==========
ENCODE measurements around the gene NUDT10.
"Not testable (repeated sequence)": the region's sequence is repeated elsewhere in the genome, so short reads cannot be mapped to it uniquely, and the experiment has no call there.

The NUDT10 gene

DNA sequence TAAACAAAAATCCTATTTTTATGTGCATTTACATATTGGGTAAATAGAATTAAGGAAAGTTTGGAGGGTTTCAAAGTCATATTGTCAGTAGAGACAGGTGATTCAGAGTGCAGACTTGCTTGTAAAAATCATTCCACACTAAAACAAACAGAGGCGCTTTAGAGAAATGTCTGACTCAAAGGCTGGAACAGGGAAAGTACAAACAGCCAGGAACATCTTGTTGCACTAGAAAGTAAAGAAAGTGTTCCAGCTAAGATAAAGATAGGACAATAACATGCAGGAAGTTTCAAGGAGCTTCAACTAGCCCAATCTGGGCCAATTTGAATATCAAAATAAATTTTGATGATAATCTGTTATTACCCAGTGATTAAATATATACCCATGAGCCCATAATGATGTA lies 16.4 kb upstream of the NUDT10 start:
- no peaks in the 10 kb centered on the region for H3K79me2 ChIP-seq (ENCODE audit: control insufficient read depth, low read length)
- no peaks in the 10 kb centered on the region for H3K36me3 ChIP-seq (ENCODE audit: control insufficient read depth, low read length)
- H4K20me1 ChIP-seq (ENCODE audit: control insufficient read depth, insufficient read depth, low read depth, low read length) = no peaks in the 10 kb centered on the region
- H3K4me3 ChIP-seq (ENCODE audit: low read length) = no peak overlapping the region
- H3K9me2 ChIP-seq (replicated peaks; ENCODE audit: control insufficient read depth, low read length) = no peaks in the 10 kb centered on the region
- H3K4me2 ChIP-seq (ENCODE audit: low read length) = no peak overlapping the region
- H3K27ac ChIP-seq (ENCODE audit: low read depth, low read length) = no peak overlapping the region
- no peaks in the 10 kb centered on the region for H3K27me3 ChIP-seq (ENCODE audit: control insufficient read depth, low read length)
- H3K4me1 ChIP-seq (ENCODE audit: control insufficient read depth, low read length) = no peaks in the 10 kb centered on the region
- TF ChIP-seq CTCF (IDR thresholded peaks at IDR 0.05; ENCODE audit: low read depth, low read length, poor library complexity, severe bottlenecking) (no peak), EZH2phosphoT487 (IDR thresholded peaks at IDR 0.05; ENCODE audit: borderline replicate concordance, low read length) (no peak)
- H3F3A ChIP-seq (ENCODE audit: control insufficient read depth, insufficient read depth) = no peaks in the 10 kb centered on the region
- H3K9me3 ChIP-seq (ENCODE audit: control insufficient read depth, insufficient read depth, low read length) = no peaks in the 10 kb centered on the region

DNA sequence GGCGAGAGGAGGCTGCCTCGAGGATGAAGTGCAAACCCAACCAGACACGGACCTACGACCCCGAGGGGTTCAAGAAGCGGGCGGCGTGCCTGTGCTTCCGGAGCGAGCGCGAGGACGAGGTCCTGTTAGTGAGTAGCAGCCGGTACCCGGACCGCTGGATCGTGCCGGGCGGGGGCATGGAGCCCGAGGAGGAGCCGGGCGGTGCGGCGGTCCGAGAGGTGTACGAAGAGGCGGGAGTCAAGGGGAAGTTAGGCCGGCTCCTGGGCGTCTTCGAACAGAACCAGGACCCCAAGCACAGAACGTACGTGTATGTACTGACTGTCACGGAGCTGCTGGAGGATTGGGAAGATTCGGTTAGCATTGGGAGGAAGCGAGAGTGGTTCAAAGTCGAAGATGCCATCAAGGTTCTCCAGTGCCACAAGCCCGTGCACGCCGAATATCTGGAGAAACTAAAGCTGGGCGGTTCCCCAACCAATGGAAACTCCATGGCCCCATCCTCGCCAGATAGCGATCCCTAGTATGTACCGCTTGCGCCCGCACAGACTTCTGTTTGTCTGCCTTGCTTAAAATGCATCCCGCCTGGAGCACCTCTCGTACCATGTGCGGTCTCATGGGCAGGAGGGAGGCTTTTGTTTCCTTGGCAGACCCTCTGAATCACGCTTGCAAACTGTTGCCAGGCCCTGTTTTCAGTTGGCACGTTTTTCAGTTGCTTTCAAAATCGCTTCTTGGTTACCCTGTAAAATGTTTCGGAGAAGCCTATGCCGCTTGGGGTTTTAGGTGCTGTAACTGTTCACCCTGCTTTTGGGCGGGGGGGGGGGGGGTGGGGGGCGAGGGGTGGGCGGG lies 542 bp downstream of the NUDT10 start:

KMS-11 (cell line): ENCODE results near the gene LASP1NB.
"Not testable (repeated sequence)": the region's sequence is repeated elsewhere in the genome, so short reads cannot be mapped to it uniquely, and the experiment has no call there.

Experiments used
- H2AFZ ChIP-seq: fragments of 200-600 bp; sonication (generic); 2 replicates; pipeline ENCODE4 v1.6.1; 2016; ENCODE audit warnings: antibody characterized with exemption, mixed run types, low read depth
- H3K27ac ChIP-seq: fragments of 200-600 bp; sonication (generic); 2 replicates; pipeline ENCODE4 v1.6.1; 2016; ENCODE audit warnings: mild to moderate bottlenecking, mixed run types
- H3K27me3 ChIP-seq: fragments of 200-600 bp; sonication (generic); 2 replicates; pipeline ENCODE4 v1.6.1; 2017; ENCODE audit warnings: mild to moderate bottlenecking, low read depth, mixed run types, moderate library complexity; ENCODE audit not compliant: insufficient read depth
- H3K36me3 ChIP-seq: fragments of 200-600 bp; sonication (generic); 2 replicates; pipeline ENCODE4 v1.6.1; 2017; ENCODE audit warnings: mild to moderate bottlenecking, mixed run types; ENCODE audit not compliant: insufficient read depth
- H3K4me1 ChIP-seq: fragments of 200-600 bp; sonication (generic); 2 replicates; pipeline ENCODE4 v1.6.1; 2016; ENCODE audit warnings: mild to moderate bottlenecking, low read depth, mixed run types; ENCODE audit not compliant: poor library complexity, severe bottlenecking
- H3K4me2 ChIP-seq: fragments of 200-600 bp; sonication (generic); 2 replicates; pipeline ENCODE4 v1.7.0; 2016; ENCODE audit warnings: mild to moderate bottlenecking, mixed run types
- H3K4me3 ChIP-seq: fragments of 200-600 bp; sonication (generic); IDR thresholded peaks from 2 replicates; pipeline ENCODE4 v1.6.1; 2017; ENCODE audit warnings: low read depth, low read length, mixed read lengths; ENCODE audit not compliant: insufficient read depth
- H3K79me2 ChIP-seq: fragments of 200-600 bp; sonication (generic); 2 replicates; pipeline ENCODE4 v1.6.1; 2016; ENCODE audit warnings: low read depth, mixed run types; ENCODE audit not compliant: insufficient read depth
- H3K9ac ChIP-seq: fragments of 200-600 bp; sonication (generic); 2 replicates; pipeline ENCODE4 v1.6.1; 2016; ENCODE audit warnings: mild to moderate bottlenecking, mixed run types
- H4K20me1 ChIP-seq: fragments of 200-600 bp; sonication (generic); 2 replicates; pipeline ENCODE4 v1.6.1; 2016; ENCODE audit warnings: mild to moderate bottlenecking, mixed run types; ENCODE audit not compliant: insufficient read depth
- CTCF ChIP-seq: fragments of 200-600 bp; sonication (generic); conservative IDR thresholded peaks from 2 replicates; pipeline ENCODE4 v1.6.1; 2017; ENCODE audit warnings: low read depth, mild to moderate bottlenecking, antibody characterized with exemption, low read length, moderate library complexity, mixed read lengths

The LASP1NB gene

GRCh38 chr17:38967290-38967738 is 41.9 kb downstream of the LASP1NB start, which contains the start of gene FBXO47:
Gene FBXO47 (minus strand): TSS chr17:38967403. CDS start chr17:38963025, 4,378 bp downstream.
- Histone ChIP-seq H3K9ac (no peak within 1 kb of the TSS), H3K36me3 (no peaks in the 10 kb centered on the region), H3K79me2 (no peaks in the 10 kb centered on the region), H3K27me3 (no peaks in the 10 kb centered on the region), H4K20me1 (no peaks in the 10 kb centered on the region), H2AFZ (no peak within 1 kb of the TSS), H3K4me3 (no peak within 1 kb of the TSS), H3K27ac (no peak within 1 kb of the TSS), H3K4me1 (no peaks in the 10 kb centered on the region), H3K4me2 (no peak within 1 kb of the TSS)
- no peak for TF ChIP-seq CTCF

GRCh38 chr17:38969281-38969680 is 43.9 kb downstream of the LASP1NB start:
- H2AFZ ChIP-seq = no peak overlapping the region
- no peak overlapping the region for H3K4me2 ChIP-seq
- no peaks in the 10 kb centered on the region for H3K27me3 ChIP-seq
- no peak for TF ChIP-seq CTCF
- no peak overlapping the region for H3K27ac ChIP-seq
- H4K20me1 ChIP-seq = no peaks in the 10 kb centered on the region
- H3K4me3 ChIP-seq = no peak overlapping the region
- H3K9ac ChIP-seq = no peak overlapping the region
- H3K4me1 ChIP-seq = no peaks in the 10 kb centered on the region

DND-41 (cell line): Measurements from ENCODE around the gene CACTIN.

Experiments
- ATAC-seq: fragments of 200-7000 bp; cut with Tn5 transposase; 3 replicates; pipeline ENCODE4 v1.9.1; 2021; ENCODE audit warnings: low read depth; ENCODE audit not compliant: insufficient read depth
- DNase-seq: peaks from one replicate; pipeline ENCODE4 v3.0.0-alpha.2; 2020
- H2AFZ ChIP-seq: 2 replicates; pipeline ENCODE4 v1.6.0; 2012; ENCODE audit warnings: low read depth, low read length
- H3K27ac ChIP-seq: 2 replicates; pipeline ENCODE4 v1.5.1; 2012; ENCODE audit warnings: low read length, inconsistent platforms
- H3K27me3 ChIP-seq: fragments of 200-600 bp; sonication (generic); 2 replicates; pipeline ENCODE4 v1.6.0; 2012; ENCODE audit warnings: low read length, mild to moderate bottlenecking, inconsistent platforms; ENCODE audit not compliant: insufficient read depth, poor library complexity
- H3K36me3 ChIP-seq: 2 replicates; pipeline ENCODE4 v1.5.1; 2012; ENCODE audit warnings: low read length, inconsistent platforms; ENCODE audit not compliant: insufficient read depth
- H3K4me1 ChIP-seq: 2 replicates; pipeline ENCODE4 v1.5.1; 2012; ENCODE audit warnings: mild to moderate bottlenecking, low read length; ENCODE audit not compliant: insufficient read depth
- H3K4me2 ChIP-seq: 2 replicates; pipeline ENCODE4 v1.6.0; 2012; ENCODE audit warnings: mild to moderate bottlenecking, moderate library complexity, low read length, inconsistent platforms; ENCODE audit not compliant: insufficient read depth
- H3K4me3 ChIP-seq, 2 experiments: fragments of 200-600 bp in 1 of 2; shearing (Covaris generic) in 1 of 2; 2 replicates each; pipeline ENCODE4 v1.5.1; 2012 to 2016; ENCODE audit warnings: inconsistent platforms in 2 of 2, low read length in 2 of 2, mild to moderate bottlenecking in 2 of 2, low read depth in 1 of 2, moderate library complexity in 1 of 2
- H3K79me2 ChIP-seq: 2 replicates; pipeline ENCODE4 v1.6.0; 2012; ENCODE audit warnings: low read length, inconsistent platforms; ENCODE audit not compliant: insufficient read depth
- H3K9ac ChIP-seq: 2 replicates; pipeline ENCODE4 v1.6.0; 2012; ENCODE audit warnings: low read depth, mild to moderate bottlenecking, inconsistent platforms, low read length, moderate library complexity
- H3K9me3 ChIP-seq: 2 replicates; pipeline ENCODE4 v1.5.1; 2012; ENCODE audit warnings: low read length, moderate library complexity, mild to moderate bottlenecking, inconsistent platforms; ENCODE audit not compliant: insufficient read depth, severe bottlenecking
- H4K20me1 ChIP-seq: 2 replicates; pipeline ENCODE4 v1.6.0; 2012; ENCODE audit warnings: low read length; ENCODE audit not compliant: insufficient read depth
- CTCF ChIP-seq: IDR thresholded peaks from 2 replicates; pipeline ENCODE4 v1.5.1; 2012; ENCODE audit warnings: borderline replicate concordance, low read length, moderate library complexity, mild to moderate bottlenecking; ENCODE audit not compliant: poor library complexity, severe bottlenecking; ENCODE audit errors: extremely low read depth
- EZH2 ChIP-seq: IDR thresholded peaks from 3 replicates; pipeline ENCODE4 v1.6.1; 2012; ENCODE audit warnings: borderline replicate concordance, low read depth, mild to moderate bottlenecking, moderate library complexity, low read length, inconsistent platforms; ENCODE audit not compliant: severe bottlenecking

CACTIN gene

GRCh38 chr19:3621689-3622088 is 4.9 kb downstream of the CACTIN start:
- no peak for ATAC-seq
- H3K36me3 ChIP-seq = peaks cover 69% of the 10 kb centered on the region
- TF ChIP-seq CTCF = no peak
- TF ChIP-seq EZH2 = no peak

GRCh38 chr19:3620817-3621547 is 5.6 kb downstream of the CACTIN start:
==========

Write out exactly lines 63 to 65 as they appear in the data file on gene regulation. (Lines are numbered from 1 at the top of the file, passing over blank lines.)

- EZH2 ChIP-seq: IDR thresholded peaks from 3 replicates; pipeline ENCODE4 v1.6.1; 2012; ENCODE audit warnings: borderline replicate concordance, low read depth, mild to moderate bottlenecking, moderate library complexity, low read length, inconsistent platforms; ENCODE audit not compliant: severe bottlenecking

CACTIN gene

GRCh38 chr19:3621689-3622088 is 4.9 kb downstream of the CACTIN start: